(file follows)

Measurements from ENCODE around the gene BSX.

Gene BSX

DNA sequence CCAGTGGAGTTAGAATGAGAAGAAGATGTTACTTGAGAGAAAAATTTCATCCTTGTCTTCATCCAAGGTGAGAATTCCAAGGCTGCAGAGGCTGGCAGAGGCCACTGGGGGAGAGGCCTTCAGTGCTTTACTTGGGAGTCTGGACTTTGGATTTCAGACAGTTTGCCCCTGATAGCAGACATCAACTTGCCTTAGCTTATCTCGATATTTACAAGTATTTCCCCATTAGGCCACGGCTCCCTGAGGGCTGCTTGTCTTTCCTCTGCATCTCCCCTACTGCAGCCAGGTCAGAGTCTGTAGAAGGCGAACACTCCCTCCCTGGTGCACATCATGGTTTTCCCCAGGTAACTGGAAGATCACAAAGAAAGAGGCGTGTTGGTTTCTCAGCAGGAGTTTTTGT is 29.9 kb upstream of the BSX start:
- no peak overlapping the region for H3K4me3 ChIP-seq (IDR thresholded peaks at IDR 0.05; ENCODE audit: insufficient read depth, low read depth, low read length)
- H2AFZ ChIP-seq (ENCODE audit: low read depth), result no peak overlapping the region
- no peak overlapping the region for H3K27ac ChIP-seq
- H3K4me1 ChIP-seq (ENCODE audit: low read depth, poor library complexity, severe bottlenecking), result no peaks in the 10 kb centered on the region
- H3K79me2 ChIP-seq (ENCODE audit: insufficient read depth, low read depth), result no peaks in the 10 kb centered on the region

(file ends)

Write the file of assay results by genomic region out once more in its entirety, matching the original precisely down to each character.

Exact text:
Measurements from ENCODE around the gene BSX.

Gene BSX

DNA sequence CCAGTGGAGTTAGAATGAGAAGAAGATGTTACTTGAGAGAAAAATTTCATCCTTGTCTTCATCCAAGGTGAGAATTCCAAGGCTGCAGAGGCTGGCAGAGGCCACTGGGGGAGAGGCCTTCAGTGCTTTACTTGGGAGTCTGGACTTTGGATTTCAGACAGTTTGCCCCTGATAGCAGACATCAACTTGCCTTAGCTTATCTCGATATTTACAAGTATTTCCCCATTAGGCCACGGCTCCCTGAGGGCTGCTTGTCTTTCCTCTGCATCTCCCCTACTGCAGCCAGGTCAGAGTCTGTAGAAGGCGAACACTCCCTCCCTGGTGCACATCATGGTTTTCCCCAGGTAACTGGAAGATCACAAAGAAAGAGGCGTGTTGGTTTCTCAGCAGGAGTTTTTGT is 29.9 kb upstream of the BSX start:
- no peak overlapping the region for H3K4me3 ChIP-seq (IDR thresholded peaks at IDR 0.05; ENCODE audit: insufficient read depth, low read depth, low read length)
- H2AFZ ChIP-seq (ENCODE audit: low read depth), result no peak overlapping the region
- no peak overlapping the region for H3K27ac ChIP-seq
- H3K4me1 ChIP-seq (ENCODE audit: low read depth, poor library complexity, severe bottlenecking), result no peaks in the 10 kb centered on the region
- H3K79me2 ChIP-seq (ENCODE audit: insufficient read depth, low read depth), result no peaks in the 10 kb centered on the region